- The Lending Code and Guarantees
- Individual Guarantees: the requirement for independent legal advice
- Regulated Mortgages Briefing paper
- HMRC consults on significant extensions to withholding tax on interest
- A Guide to Financing "Shadow Yachts"
Individual Guarantees: the requirement for independent legal advice
Whether a bank is a subscriber to the Lending Code or not, the recent cases of Trustees of Beardsley Theobalds Retirement Benefit Scheme v Yardley (2011) and Heather Padden v Bevan Ashford (2011) have once again highlighted the need for banks taking guarantees from individuals to take care to mitigate the risk of such guarantees being unenforceable by ensuring that sufficient independent legal advice is taken by the individual at the time of entering into the guarantee.
Previous case law (RBS plc v Etridge (2001)) has established that undue influence arises where a certain relationship exists between two parties with trust and confidence, reliance, dependence or vulnerability on the one hand and ascendancy, domination or control on the other. It also sets out circumstances where undue influence will be presumed. These circumstances include husband and wife relationships; relationships where the debtor and the guarantor are not commercially connected; and where the transaction seems clearly for the benefit of one party and not the other.
The presumption of undue influence can be rebutted by the creditor (i.e. the bank which may be seeking to benefit from the guarantee or security in the future) requiring the individual to seek independent legal advice before signing the guarantee (or security document) and that individual's lawyer certifying that they have advised their client of the contents and risks associated with the security.
In the case of Yardley, Mr Yardley was an employee who was induced by the director of a company to sign a lease as guarantor. However he was not provided with full information about the transaction or given the opportunity to take independent legal advice prior to signing the guarantee in question. He was in fact only shown the last page of the lease when he was asked to sign the document, and there were no indications from this page that it imposed guarantor obligations on him. A defence of undue influence was upheld by the High Court with the effect that the guarantee that Mr Yardley had signed was unenforceable.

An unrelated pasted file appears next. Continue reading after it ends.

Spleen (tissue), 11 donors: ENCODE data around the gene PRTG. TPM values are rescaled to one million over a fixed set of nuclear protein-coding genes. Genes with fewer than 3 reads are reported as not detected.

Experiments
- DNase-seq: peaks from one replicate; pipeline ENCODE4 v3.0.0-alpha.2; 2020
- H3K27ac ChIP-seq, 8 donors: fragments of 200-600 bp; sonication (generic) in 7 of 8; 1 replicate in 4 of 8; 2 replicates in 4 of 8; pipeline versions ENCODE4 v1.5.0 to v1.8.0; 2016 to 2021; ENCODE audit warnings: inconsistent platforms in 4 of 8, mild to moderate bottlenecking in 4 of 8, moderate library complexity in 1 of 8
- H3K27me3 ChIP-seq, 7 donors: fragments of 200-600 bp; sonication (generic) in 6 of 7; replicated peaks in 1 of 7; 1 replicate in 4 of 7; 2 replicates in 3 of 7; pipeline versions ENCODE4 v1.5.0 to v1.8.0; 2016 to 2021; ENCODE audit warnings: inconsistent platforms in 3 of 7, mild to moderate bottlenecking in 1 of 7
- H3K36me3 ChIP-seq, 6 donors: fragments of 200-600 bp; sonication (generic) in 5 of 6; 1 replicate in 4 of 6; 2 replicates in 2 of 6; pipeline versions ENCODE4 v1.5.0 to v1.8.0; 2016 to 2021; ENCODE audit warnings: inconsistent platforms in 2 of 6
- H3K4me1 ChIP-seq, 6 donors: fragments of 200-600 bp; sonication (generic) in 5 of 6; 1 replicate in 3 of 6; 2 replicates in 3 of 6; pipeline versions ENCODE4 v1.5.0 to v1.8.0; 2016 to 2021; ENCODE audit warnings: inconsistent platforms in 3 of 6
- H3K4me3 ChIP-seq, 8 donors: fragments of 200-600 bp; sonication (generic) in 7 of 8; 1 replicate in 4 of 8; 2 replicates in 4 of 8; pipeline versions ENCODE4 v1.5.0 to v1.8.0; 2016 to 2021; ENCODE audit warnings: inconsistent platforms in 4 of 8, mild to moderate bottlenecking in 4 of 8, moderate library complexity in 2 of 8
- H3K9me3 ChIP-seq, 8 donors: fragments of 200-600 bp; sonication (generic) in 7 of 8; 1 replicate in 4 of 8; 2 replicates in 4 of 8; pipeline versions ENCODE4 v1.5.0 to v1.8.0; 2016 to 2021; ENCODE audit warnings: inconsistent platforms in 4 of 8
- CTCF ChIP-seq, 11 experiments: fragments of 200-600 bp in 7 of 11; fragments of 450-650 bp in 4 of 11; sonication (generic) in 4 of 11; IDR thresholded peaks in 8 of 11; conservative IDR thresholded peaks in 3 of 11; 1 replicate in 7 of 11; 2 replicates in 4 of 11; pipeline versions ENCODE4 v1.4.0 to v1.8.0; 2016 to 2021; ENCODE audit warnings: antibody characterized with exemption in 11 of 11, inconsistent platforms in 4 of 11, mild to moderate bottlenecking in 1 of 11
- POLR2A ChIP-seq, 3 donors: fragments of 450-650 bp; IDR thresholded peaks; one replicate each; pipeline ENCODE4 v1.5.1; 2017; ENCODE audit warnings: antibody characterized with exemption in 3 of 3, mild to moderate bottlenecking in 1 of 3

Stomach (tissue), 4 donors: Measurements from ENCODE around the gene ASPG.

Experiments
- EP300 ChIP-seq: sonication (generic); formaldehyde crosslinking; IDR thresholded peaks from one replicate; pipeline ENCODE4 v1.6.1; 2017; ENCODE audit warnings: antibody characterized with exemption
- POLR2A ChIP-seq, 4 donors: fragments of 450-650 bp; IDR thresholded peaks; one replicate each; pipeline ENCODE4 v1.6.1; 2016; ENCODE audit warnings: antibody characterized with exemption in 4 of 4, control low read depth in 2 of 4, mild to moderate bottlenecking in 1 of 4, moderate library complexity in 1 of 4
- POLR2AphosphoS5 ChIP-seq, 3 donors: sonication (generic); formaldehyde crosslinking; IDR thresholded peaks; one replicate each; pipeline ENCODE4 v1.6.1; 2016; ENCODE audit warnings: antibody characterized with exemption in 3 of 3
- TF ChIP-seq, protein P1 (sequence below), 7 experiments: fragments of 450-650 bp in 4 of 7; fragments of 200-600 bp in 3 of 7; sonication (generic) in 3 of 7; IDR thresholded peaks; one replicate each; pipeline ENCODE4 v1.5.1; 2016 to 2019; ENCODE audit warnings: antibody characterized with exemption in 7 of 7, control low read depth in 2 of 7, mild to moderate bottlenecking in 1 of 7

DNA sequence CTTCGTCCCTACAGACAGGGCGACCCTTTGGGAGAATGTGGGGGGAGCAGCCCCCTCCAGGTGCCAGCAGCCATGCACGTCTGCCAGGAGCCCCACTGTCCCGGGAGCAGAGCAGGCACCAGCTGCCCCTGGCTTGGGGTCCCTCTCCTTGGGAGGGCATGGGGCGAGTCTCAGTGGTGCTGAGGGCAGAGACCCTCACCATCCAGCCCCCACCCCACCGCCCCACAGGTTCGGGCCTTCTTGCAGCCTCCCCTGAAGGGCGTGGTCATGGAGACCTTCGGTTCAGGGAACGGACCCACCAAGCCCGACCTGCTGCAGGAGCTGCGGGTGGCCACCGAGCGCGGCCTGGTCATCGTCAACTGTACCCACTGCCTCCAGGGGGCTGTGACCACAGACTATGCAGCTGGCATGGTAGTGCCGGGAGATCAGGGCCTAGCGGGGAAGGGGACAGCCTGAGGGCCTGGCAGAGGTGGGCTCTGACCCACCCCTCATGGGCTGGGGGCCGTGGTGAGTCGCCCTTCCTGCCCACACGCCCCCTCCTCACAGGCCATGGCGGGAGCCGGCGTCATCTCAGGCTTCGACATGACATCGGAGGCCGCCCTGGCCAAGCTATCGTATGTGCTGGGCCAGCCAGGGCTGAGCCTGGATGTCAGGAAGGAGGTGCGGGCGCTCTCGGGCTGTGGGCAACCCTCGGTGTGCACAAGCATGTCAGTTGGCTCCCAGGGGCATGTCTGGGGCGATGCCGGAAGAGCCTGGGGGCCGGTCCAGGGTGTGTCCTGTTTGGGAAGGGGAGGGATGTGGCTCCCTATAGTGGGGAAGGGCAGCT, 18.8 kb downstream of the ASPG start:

The case of Heather Padden involved a mortgage rather than a guarantee, but it examined how these two requirements are satisfied and it now appears that the simple giving of advice by a lawyer may not be enough. Mrs Padden signed over her matrimonial home after being assured by her husband's lawyer that the only way to prevent him going to prison was to sell the property and pay the creditor (from whom her husband was accused of stealing money). She walked in to a solicitor's office, the solicitor witnessed the signing of the deed and also signed a certificate confirming he was aware that Mrs Padden had had the consequences of the deed explained to her.
However the court held that where the advising solicitor has not made proper inquiry into the circumstances and motives behind the one-sided security transaction, that solicitor is not in the position to certify or confirm that the client had received independent legal advice.
Best Practice Tips for lenders when obtaining guarantees from individuals:
1) Always require the individual guarantor to appoint an independent solicitor to provide him / her with legal advice on the potential consequences of entering into the guarantee, and request evidence of such (in the form of a certificate of execution signed by the appointed solicitor).
2) The lender should check and approve the solicitor / law firm which is appointed by the individual guarantor to provide the requisite independent legal advice. Best practice is to ensure that the appointed solicitor writes to the individual guarantor following a meeting with such guarantor setting out the advice given.
3) In addition, the lender should ensure that the appointed solicitor has carried out due diligence on the individual guarantor and knows the background of the lending transaction, as a way of ensuring that sufficient legal advice has been provided to the guarantor. We recommend that the certificate in (1) above should specifically address this point.
For further information, please contact Hannah Salton in the Finance Group at Field Fisher Waterhouse LLP.